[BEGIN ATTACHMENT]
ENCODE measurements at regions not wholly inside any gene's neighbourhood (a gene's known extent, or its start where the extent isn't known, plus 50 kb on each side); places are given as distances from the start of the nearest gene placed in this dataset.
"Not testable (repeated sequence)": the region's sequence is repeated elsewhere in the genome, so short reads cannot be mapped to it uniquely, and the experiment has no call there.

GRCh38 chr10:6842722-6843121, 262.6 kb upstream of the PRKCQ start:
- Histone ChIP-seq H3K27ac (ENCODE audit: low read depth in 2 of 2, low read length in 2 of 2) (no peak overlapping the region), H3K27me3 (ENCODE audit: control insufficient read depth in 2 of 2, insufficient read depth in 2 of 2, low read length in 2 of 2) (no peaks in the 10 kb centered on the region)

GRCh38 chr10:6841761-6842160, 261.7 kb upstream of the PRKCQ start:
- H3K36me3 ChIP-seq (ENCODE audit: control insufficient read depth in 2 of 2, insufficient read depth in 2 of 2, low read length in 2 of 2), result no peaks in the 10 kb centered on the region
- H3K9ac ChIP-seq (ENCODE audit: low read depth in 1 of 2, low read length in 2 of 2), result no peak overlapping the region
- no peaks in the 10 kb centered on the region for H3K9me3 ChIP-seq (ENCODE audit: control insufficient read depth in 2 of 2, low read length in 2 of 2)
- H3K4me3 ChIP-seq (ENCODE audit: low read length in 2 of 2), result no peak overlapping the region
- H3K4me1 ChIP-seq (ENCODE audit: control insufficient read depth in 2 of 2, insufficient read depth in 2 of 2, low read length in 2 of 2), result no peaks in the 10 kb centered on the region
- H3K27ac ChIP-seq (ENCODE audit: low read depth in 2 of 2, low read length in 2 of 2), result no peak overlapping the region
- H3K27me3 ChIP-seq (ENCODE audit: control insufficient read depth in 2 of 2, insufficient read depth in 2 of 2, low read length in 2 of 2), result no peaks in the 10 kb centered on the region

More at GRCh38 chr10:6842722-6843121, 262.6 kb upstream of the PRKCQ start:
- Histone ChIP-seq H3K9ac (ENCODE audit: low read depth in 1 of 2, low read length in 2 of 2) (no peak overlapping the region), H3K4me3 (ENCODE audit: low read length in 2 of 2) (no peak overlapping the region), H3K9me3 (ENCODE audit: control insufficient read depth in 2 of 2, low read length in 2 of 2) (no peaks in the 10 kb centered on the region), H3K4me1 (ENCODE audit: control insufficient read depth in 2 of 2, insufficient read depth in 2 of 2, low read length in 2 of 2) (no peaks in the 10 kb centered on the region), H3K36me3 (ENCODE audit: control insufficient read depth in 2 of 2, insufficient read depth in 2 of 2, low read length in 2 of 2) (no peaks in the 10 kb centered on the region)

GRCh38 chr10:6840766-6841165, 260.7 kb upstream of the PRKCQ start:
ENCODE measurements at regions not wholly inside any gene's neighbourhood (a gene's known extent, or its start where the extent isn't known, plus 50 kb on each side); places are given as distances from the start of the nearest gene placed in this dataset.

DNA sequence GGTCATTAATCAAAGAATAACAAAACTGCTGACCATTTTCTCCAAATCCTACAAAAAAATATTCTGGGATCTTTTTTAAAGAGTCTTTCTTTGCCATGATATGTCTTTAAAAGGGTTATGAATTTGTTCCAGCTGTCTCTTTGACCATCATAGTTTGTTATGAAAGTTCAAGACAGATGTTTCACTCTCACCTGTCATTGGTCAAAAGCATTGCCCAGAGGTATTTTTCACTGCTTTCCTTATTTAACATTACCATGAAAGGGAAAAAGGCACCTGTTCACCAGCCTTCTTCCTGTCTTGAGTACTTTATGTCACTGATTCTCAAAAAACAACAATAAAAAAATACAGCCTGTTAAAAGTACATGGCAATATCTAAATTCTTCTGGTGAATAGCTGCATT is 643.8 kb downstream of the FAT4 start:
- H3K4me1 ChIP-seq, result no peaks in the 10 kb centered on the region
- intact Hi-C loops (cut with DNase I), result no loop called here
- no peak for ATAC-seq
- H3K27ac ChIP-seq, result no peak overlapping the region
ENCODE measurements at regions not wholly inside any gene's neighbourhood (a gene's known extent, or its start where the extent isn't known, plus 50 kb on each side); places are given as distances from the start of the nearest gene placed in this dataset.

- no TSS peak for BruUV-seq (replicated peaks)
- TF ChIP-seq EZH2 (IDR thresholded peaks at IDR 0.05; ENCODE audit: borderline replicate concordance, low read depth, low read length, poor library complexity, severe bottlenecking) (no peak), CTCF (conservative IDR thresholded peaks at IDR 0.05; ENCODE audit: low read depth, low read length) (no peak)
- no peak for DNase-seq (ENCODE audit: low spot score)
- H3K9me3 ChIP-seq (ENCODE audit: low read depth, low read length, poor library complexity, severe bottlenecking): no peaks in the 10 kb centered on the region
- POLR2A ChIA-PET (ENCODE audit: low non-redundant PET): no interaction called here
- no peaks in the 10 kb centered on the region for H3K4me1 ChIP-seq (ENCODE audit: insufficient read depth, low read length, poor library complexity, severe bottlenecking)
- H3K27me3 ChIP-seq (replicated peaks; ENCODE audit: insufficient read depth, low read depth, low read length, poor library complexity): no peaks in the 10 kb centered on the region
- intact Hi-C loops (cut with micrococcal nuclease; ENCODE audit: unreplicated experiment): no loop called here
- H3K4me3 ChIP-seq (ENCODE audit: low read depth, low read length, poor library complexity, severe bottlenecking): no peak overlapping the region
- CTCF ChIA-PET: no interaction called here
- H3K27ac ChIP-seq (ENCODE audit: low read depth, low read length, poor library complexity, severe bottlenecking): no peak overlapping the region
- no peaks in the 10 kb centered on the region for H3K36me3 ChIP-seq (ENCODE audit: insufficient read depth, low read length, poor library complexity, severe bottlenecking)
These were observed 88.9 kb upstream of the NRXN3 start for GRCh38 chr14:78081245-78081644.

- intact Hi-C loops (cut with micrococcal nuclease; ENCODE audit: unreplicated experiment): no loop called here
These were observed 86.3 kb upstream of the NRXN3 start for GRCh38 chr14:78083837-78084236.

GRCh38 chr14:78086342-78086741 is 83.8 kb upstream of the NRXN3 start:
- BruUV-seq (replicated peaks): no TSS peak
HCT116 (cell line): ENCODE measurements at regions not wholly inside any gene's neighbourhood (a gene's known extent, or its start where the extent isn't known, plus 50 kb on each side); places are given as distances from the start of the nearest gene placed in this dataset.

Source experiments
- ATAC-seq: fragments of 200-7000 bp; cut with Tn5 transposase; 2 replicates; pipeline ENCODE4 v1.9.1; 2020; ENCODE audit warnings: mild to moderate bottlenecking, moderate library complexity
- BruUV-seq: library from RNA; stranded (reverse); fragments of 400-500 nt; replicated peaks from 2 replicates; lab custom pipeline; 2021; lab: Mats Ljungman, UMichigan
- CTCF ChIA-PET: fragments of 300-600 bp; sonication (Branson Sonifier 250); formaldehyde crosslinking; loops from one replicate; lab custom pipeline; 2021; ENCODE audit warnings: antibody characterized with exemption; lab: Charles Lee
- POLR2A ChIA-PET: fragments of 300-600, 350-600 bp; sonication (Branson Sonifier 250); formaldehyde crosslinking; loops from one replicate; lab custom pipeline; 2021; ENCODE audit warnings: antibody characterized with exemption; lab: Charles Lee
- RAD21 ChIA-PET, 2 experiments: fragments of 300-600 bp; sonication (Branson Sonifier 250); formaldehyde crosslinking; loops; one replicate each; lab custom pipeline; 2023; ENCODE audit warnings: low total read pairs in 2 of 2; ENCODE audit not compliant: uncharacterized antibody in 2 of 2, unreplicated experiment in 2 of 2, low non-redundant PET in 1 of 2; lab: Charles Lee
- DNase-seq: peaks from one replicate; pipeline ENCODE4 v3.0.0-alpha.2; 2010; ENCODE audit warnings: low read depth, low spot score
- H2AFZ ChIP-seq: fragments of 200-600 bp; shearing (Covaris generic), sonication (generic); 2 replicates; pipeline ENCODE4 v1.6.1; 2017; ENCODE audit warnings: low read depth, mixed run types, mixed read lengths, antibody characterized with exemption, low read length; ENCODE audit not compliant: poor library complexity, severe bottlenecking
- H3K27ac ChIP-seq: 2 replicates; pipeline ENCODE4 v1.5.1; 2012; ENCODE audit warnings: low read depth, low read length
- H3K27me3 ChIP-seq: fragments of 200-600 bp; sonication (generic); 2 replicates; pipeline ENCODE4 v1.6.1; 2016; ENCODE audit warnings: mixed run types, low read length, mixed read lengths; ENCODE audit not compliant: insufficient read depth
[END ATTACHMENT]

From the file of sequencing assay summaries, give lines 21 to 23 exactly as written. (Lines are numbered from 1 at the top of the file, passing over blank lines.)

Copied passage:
- H3K27ac ChIP-seq, result no peak overlapping the region
ENCODE measurements at regions not wholly inside any gene's neighbourhood (a gene's known extent, or its start where the extent isn't known, plus 50 kb on each side); places are given as distances from the start of the nearest gene placed in this dataset.

- no TSS peak for BruUV-seq (replicated peaks)